"The man who said 'I'd rather be lucky than good' saw deeply into life. People are often afraid to realize how much of an impact luck plays. There are moments in a tennis match where the ball hits the top of the net, and for a split second, remains in mid-air. With a little luck, the ball goes over, and you win. Or maybe it doesn't, and you lose." – Chris Wilton (Jonathan Rhys Meyers), Match Point
Match Point pivots upon the concept of chance, placing it against the backdrop of faintly obscene wealth in modern London; writer/director Woody Allen deftly fashions this simmering, sexy thriller on foreign soil – perhaps unfettered from the shackles of his beloved New York City, Allen's latest film is his most compelling and vital since the late Eighties (1989's Crimes and Misdemeanors).
Jonathan Rhys Meyers stars as Chris Wilton, a former tennis pro turned unwilling instructor and a wily social climber with designs on a life more lavish than his own. After securing a job at a posh London athletic club, Chris meets the gregarious Tom Hewett (Matthew Goode), whose successful father, Alec (Brian Cox), runs a major British corporation and whose sister, Chloe (Emily Mortimer) fancies Chris. Tom himself is engaged to the bewitching Nola Rice (Scarlett Johansson), a struggling American actress. Chris quickly insinuates himself into the lives of the Hewetts, while he feebly attempts to resist Nola's ferocious charms. Bonding over opera, fine food and a taste for sport, Chris and the Hewett family become locked in a web of deceit and high stakes, building to a climax as shocking as it is, perhaps, inevitable.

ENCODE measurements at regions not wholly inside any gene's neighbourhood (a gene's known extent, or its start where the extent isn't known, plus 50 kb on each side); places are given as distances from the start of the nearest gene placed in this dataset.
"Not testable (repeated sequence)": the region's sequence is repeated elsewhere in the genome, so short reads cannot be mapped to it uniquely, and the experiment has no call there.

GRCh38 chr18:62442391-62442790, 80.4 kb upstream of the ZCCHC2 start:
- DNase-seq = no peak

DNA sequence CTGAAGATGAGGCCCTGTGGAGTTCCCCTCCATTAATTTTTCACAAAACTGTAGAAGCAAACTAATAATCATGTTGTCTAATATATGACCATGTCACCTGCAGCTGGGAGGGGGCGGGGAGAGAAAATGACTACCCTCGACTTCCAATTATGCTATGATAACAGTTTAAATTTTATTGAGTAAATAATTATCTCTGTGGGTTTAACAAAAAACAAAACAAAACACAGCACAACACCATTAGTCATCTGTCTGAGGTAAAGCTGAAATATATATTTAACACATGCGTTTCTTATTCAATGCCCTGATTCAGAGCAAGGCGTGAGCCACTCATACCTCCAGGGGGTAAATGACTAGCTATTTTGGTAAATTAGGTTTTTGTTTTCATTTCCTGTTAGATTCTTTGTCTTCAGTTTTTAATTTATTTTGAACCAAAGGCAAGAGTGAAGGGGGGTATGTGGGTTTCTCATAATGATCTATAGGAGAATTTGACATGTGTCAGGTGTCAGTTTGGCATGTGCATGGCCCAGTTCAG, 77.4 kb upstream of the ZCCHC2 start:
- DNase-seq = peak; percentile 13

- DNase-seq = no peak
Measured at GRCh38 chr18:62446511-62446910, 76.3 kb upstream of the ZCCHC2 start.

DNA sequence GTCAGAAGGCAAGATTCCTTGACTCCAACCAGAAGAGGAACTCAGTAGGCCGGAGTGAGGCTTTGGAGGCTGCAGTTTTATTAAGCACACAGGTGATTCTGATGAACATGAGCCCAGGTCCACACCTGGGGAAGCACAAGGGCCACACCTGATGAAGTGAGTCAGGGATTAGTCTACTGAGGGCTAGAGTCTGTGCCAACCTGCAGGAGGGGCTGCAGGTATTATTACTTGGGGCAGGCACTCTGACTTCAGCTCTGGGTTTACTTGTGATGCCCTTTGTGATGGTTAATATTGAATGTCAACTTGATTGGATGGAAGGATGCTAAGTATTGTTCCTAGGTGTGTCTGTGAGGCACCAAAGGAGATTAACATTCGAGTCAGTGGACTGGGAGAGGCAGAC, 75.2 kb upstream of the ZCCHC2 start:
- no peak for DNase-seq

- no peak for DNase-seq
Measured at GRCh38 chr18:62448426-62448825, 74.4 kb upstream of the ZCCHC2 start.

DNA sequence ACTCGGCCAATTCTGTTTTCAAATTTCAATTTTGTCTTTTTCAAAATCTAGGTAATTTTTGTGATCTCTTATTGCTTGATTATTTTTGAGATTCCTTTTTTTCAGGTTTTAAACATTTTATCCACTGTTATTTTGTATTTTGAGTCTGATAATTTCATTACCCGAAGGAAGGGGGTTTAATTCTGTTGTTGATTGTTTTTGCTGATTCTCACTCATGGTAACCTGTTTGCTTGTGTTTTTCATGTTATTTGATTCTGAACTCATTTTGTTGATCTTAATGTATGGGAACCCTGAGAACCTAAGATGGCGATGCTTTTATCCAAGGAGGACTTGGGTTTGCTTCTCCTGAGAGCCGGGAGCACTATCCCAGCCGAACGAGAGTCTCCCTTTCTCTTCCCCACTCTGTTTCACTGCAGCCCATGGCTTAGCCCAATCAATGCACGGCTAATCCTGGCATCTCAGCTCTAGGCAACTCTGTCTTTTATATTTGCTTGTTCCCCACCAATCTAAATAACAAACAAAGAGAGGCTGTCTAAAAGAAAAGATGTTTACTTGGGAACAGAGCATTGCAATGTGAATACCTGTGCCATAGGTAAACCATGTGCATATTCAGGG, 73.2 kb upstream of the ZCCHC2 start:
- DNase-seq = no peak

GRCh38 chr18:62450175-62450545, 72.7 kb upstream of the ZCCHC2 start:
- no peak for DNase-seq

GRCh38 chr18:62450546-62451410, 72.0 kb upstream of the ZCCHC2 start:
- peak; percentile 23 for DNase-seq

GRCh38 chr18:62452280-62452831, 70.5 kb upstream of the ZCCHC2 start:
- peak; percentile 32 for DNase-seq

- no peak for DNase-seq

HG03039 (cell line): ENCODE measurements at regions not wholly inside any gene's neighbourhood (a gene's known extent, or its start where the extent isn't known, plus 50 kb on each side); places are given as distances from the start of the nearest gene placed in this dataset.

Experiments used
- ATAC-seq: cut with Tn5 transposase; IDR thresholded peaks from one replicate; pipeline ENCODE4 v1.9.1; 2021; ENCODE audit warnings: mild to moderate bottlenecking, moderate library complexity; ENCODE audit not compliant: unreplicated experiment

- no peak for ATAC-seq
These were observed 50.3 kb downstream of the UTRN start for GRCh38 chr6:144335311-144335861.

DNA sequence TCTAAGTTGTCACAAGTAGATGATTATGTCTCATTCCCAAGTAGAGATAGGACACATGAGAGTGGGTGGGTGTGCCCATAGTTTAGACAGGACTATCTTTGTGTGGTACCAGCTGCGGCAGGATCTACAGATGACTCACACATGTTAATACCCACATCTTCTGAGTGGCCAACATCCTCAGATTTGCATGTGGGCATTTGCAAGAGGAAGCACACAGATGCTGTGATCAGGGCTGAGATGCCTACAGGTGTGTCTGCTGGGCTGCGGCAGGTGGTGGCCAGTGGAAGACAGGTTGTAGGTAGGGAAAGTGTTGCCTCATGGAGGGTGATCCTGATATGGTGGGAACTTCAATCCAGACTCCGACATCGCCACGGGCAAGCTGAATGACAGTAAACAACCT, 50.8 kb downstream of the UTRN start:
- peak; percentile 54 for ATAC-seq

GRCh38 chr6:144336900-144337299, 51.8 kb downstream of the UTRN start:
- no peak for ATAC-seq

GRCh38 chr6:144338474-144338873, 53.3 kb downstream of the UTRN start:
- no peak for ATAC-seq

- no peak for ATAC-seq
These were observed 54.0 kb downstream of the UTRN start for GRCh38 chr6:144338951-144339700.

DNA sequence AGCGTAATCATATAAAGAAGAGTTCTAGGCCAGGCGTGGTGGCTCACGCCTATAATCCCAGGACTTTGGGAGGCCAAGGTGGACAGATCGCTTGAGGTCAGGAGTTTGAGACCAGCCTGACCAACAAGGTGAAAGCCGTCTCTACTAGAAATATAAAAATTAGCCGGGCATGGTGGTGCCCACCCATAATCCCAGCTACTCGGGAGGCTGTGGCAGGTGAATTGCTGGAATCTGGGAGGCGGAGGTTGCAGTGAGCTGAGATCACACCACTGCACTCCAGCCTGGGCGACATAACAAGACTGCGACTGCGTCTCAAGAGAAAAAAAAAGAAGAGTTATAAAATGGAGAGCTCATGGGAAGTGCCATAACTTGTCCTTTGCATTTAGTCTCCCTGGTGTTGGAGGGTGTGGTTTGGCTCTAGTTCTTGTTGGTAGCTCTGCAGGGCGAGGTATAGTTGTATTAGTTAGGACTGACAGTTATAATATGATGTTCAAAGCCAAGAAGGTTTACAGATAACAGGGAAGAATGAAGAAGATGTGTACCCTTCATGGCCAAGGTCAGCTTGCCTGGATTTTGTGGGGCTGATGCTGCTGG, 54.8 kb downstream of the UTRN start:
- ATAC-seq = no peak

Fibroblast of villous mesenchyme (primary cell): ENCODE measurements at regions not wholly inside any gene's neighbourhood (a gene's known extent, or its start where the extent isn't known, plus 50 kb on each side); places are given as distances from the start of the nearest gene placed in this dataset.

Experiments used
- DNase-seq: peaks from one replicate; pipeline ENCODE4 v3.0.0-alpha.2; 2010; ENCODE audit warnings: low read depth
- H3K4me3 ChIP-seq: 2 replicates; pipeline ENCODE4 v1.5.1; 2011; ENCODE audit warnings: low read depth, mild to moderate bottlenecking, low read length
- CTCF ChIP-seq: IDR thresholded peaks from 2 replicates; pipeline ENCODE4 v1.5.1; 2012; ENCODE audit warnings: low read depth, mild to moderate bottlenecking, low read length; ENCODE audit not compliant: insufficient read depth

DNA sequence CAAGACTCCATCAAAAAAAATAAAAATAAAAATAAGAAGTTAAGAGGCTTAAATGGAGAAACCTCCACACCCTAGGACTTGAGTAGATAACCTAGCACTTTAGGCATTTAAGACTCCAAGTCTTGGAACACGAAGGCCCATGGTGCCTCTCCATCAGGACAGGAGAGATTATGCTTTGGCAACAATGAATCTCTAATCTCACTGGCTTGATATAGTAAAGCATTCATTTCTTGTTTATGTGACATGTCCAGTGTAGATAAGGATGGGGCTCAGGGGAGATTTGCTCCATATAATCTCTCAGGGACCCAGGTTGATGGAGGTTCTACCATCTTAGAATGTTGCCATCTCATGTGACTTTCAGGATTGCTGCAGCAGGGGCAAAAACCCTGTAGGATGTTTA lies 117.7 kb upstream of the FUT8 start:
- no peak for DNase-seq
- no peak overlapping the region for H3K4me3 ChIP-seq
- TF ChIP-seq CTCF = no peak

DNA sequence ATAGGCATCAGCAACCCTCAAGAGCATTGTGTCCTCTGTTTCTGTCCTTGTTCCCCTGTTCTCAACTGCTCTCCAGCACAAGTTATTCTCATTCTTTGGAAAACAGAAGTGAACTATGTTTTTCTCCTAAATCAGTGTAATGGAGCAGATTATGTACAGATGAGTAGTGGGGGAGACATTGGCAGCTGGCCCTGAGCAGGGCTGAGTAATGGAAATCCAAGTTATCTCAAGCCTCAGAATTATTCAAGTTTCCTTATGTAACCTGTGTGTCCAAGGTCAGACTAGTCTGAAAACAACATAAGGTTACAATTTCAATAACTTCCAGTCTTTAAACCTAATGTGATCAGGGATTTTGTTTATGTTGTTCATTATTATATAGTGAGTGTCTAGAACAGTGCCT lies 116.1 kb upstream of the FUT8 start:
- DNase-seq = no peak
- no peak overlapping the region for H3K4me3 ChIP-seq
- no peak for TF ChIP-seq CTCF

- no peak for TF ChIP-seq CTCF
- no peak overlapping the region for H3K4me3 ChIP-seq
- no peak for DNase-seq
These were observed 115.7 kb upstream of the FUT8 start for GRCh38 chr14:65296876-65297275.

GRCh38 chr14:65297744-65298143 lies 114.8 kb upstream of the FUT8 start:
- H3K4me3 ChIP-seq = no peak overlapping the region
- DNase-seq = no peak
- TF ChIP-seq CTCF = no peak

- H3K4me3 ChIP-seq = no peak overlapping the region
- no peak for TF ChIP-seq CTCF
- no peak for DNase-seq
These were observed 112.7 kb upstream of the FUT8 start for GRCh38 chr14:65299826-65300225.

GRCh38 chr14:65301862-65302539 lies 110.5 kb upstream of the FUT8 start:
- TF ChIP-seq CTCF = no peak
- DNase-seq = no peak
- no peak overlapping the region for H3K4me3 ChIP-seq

To give away any more would ruin Allen's tightly constructed twists, but suffice to say that the Woodmeister is at the top of his game (pun semi-intended) and his uniformly superb cast – Rhys Meyers, Mortimer and Johansson, in particular are exceptional – render this tale of steamy suspense and morally murky decisions in stark, viciously enjoyable shades of gray. Relying upon vintage Enrico Caruso arias to underscore the ever-deepening drama, Allen lets his slow-burn story inexorably tighten the screws on viewers, building to an almost unbearable denouement. Folding back neatly upon itself, peppered with scenes of unexpected violence and ending on a distinctly ambiguous note, Match Point is a thriller dry as vermouth and a welcome return to form for one of America's most essential filmmakers. The DVD
Sporting a very clean and sharp 1.85:1 anamorphic widescreen transfer, Match Point looks fantastic – befitting a recently released film, cinematographer Remi Adefarasin's spectacular shots of the English countryside and bustling London city life aren't marred by dirt or edge enhancement. A very solid image. The Audio:
In keeping with previous releases of Allen films on DVD, Match Point is saddled with a surprisingly full Dolby 1.0 mono soundtrack, one that accurately conveys the crisp dialogue and robust selection of Enrico Caruso performances. There's little to complain about, other than in certain sequences, one wishes for a little surround action. English subtitles are also onboard. The Extras:
Also in keeping with previous Allen DVDs, there's not a supplement to be found; the lone bonus feature is a trailer for Munich. Final Thoughts:
Match Point is a vicious return to form for writer/director Woody Allen, who marshals an impressive cast with a verve and flair that have been largely missing from much of his more recent work – it's a darkly entertaining thriller with a morally ambiguous finale that lingers. Despite a dearth of supplemental material and a paltry Dolby 2.0 stereo soundtrack, this is a must-see for Woody-philes. Highly recommended.